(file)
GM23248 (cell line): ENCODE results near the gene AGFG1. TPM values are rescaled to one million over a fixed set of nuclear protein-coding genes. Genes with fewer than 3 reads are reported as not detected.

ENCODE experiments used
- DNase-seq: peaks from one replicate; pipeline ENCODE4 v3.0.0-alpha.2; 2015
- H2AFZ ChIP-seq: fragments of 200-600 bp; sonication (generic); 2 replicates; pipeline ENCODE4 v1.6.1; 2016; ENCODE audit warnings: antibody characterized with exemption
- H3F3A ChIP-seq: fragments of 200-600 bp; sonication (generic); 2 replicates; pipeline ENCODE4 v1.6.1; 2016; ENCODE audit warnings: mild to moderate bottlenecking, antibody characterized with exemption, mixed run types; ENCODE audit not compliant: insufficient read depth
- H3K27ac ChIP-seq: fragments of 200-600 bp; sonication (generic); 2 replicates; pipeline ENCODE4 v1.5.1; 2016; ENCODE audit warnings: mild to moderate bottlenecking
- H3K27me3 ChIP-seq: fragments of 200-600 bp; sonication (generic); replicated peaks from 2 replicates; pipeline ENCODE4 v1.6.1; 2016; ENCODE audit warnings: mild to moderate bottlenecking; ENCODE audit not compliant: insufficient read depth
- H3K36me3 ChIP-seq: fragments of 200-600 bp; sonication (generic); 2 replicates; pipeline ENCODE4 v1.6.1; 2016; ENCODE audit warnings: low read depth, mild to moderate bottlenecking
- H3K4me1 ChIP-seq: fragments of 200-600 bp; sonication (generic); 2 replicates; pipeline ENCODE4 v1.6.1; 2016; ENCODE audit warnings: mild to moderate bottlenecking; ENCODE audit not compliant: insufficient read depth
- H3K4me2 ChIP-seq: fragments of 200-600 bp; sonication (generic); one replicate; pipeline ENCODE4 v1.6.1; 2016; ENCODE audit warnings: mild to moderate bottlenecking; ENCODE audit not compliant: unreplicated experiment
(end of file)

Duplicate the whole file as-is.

GM23248 (cell line): ENCODE results near the gene AGFG1. TPM values are rescaled to one million over a fixed set of nuclear protein-coding genes. Genes with fewer than 3 reads are reported as not detected.

ENCODE experiments used
- DNase-seq: peaks from one replicate; pipeline ENCODE4 v3.0.0-alpha.2; 2015
- H2AFZ ChIP-seq: fragments of 200-600 bp; sonication (generic); 2 replicates; pipeline ENCODE4 v1.6.1; 2016; ENCODE audit warnings: antibody characterized with exemption
- H3F3A ChIP-seq: fragments of 200-600 bp; sonication (generic); 2 replicates; pipeline ENCODE4 v1.6.1; 2016; ENCODE audit warnings: mild to moderate bottlenecking, antibody characterized with exemption, mixed run types; ENCODE audit not compliant: insufficient read depth
- H3K27ac ChIP-seq: fragments of 200-600 bp; sonication (generic); 2 replicates; pipeline ENCODE4 v1.5.1; 2016; ENCODE audit warnings: mild to moderate bottlenecking
- H3K27me3 ChIP-seq: fragments of 200-600 bp; sonication (generic); replicated peaks from 2 replicates; pipeline ENCODE4 v1.6.1; 2016; ENCODE audit warnings: mild to moderate bottlenecking; ENCODE audit not compliant: insufficient read depth
- H3K36me3 ChIP-seq: fragments of 200-600 bp; sonication (generic); 2 replicates; pipeline ENCODE4 v1.6.1; 2016; ENCODE audit warnings: low read depth, mild to moderate bottlenecking
- H3K4me1 ChIP-seq: fragments of 200-600 bp; sonication (generic); 2 replicates; pipeline ENCODE4 v1.6.1; 2016; ENCODE audit warnings: mild to moderate bottlenecking; ENCODE audit not compliant: insufficient read depth
- H3K4me2 ChIP-seq: fragments of 200-600 bp; sonication (generic); one replicate; pipeline ENCODE4 v1.6.1; 2016; ENCODE audit warnings: mild to moderate bottlenecking; ENCODE audit not compliant: unreplicated experiment